2. The only power that can do this work is the Holy Spirit, not our own strength
  3. The one and only medium through which the Spirit works is the Scriptures; therefore, we “reason out of the Scriptures” like Paul did
  4. These preceding principles give us the true motivation for evangelism-a zeal for God and a love for others
  5. There is a constant danger of heresy through a false zeal and employment of unscriptural methods
Did you catch the first one? The supreme work of evangelism is to glorify God, NOT to save souls! Therefore, we see that our primary motivation for preaching Christ should be for His glory! Now why must we preach Christ alone? Why must we preach in such a way that we could say with Paul, I decided to know nothing among you except Jesus Christ and Him crucified?

The reason that we must preach Christ alone is because that is how He is to be glorified. We do not display Jesus as a sufficient treasure when we preach Christ plus something else. If Jesus needs motorcycles to be attractive then He must not be that precious of a treasure. The way we preach Christ displays how much we value Him as a sufficient treasure! There is a great snippet from a Spurgeon sermon at Pulpit magazine's blog today that fits well here; The Importance of Preaching Christ. Spurgeon's central thesis is this: "You [as preachers] have nothing else to employ as the means of good, except the salvation of Jesus, and there is nothing else worth telling."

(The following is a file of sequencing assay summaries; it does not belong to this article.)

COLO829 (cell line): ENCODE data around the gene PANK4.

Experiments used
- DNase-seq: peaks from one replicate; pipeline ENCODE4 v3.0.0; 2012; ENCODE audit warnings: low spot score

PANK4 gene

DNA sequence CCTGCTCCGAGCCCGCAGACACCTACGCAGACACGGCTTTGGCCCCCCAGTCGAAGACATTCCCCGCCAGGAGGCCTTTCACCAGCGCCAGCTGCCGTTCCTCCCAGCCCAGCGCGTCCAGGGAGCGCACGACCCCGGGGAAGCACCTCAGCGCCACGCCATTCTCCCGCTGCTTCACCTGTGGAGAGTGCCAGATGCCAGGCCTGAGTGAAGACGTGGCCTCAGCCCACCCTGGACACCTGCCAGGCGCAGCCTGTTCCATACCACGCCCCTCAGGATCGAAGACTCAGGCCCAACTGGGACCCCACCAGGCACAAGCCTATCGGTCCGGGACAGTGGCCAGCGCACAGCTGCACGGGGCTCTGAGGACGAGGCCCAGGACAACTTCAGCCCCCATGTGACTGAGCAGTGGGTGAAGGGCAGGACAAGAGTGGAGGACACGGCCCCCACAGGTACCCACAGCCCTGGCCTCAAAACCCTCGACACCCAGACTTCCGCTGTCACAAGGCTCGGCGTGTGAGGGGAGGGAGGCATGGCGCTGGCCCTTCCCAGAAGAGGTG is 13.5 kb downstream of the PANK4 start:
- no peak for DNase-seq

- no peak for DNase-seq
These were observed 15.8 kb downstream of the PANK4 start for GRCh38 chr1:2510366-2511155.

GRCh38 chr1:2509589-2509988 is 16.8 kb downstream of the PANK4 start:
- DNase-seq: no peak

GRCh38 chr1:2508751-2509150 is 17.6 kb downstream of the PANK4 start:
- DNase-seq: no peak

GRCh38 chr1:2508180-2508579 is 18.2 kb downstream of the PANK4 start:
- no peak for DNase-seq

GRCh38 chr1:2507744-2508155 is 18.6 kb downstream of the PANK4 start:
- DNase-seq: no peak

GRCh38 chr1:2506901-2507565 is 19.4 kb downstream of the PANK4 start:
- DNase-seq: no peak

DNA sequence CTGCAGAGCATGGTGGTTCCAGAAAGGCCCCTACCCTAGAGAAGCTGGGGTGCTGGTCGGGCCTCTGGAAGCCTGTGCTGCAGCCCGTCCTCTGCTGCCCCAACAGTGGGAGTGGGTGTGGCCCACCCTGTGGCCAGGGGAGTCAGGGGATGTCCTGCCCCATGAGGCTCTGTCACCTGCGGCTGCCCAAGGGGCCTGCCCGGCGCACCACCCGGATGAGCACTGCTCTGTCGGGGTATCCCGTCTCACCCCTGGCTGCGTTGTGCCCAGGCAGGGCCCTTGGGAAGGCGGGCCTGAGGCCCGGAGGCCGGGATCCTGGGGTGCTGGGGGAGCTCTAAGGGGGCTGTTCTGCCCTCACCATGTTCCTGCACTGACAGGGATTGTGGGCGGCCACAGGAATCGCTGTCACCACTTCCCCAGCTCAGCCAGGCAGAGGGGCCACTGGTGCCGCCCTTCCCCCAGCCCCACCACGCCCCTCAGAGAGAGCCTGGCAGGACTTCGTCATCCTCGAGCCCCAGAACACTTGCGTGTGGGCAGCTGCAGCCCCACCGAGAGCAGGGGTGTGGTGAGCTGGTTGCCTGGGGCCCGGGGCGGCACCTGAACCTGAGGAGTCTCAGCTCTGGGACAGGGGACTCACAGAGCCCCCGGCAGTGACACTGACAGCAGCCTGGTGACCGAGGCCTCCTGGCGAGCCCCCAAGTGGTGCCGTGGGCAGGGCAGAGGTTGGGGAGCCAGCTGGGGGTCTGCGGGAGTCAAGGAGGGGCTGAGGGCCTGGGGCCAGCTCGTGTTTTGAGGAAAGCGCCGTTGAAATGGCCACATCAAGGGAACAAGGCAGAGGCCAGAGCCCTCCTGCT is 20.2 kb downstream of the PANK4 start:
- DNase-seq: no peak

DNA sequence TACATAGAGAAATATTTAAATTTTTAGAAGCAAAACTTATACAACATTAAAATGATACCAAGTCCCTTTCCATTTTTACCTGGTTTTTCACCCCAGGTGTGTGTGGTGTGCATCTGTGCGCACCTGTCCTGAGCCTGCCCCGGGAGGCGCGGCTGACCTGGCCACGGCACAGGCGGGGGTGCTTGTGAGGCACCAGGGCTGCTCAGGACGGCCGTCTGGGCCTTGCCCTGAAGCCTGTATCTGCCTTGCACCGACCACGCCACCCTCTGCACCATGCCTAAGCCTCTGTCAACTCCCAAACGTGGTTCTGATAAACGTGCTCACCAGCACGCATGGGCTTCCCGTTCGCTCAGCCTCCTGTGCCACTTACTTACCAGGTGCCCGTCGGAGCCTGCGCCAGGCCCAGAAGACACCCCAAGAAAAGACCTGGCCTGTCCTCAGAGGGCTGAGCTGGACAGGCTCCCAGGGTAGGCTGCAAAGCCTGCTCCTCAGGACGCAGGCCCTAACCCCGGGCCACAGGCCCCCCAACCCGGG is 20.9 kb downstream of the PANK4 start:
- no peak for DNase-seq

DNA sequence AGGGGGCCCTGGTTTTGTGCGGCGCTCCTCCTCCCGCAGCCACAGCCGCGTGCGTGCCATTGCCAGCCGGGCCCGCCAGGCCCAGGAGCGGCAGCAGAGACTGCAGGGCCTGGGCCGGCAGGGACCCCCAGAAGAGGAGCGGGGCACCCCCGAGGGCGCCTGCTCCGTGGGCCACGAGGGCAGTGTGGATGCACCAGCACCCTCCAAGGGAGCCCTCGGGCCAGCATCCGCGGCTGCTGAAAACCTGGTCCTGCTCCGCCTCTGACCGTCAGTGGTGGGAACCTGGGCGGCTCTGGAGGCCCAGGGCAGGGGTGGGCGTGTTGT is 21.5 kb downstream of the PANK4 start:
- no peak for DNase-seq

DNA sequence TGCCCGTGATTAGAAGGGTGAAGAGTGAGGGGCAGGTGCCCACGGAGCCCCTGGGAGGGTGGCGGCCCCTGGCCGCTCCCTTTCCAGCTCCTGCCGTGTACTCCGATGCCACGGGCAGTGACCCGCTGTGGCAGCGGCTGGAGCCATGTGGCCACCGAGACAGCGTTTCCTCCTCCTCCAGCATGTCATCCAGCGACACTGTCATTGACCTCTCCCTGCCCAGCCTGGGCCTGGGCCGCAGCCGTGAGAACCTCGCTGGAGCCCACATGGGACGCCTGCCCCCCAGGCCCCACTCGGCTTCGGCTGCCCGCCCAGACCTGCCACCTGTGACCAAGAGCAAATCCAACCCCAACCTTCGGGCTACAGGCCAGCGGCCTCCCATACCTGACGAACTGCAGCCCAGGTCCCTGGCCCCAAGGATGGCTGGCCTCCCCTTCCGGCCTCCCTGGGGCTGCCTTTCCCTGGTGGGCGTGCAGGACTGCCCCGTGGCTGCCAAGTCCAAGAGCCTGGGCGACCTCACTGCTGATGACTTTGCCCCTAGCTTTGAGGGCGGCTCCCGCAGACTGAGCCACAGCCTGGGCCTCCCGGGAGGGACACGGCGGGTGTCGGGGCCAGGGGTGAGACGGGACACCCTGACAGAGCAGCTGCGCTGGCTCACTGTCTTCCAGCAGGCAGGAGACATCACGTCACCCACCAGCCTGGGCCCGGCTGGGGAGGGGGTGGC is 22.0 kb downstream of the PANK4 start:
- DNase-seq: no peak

Therefore, I encourage you to preach Christ. Do it boldly. And do it without ribbons and without bows. And when you are preaching Christ do not do it with the ulterior motive of "winning souls". God will do that work. You preach Christ and Christ alone for His glory alone! Remember the greatest Christmas present came without gift wrapping!

Borrowed Light: Today in Blogworld 12/18

The Shepherd's Scrapbook has released its Top 30 books of 2007. Topping the list this year is the ESV Literary Bible and Waltke's OT Theology. As I scroll through this list I see about 5 or 6 that are on my wish list. Looks like I need to update my list.